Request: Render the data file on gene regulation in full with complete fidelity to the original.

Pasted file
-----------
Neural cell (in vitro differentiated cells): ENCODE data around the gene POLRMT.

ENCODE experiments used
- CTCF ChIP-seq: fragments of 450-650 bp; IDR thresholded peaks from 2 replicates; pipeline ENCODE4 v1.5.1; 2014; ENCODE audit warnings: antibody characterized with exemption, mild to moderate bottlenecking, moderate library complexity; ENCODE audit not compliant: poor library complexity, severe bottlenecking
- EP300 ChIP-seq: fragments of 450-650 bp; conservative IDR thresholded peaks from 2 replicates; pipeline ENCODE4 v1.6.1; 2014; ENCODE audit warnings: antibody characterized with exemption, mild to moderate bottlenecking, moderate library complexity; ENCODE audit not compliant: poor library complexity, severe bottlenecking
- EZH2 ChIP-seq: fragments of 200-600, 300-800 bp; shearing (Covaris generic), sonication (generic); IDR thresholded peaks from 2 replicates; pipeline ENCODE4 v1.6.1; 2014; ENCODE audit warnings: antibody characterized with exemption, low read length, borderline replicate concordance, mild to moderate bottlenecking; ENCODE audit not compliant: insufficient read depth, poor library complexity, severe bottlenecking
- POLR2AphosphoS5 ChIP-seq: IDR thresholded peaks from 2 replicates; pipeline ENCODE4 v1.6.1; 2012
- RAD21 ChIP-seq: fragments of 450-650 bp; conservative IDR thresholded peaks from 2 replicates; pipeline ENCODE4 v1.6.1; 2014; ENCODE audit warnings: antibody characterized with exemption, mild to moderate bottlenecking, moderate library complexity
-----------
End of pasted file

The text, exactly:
Neural cell (in vitro differentiated cells): ENCODE data around the gene POLRMT.

ENCODE experiments used
- CTCF ChIP-seq: fragments of 450-650 bp; IDR thresholded peaks from 2 replicates; pipeline ENCODE4 v1.5.1; 2014; ENCODE audit warnings: antibody characterized with exemption, mild to moderate bottlenecking, moderate library complexity; ENCODE audit not compliant: poor library complexity, severe bottlenecking
- EP300 ChIP-seq: fragments of 450-650 bp; conservative IDR thresholded peaks from 2 replicates; pipeline ENCODE4 v1.6.1; 2014; ENCODE audit warnings: antibody characterized with exemption, mild to moderate bottlenecking, moderate library complexity; ENCODE audit not compliant: poor library complexity, severe bottlenecking
- EZH2 ChIP-seq: fragments of 200-600, 300-800 bp; shearing (Covaris generic), sonication (generic); IDR thresholded peaks from 2 replicates; pipeline ENCODE4 v1.6.1; 2014; ENCODE audit warnings: antibody characterized with exemption, low read length, borderline replicate concordance, mild to moderate bottlenecking; ENCODE audit not compliant: insufficient read depth, poor library complexity, severe bottlenecking
- POLR2AphosphoS5 ChIP-seq: IDR thresholded peaks from 2 replicates; pipeline ENCODE4 v1.6.1; 2012
- RAD21 ChIP-seq: fragments of 450-650 bp; conservative IDR thresholded peaks from 2 replicates; pipeline ENCODE4 v1.6.1; 2014; ENCODE audit warnings: antibody characterized with exemption, mild to moderate bottlenecking, moderate library complexity